HOGAN: Yes, there certainly is. I think that`s the biggest concern, Tyler. But I think we need to put that in perspective.

Now, remember, in 2008, this was based on real estate. And then what happened after that crash is banks have made a lot of, you know, money, making loans in the real estate market. And there was no buyer of last resort. People that wanted to get active in the housing market couldn`t. Mortgages were shut down. You know, financing for real estate just froze up.

So, a much larger catastrophe, if you will. Now, we look at energy. There are loans out. It`s a much smaller percentage of banks, overall, balance sheet to energy companies. It`s large enough to be scary, but certainly not large enough to be 2008.

But it`s also hard assets behind that. So, you have the property and the reserves, you know, that lie beneath this. So, you know, believe me, banks do not want to own energy companies and they`ll do anything they can to either pre-package bankruptcies or sell off assets to other stronger balance sheet companies.

HERERA: Where does this put the Fed? I mean, it seems to me that they`re kind of between a rock and a hard place, because if we do see start seeing large-scale layoffs, that affects the employment metric, and in addition, with oil continuing to go down, they don`t have inflation. As a matter of fact, some would argue, they`re faced with deflation.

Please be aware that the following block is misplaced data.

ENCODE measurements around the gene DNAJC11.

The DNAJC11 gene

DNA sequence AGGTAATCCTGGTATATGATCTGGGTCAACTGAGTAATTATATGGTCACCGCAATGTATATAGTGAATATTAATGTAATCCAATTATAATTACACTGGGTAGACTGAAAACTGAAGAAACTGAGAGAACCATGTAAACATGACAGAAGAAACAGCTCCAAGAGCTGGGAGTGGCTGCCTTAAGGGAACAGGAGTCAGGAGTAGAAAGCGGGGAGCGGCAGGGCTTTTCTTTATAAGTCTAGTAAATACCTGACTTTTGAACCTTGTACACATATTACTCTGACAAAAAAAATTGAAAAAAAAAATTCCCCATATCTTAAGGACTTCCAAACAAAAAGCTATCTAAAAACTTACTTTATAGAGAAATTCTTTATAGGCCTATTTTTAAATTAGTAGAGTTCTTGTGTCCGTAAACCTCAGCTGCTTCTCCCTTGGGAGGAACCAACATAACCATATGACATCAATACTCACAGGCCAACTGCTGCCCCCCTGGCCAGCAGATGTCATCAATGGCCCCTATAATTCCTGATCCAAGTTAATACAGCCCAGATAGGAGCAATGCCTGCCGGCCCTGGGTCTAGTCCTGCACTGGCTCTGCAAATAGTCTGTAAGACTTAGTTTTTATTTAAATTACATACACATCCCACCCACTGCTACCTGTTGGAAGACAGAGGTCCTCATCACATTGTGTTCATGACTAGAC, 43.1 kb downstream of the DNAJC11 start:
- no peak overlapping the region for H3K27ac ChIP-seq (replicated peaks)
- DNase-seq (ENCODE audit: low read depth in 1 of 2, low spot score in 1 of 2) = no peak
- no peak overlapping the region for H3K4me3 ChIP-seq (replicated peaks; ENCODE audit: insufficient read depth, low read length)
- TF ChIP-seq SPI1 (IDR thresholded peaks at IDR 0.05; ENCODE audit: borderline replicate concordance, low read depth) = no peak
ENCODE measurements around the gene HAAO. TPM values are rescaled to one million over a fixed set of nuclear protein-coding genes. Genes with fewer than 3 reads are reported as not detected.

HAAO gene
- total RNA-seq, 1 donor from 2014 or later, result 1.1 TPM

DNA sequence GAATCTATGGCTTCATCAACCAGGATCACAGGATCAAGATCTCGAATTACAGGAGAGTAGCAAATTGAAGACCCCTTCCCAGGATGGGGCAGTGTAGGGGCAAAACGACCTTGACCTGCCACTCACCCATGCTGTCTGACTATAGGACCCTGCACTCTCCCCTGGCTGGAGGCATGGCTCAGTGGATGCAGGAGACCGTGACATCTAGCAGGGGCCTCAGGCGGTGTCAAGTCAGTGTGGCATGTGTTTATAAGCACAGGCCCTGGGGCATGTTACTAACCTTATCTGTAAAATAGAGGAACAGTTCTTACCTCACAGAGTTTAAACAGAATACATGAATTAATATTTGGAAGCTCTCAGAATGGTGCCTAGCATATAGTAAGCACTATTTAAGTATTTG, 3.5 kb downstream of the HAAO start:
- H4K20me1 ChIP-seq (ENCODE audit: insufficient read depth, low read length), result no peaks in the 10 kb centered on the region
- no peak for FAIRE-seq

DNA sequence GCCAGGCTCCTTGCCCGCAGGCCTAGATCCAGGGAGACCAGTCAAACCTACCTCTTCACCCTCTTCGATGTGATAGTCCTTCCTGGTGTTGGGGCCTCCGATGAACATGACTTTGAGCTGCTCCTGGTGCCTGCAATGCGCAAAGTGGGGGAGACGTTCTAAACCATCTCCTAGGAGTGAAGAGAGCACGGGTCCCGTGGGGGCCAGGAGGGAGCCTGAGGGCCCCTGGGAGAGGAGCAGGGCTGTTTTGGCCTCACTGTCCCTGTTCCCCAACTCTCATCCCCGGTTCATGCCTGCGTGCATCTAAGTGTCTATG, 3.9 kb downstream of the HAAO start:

HOGAN: Right, there`s a dual mandate right there. So, if, in fact, we see more layoffs than we`ve already seen -- and remember, this has been going on for 17 months and the layoffs have been consistent. A lot of that has been pricing the marketplace and the jobs numbers look constructive. But if that continues to pressure and that halo effect, those towns and areas that are dependent on energy and other businesses, we`ll certainly have that effect.

But I think the Fed looks at energy and all commodity prices as basically transitory. With the kind of inflation they`d like to see is wage price pressure. We`ll learn about that at the end of the week. But I`ll certainly say, from the top of the question, the Fed is in a real rock and a hard place situation, in so much as the since -- since they raised rates for the first time in nine years in December, that data have been very mixed.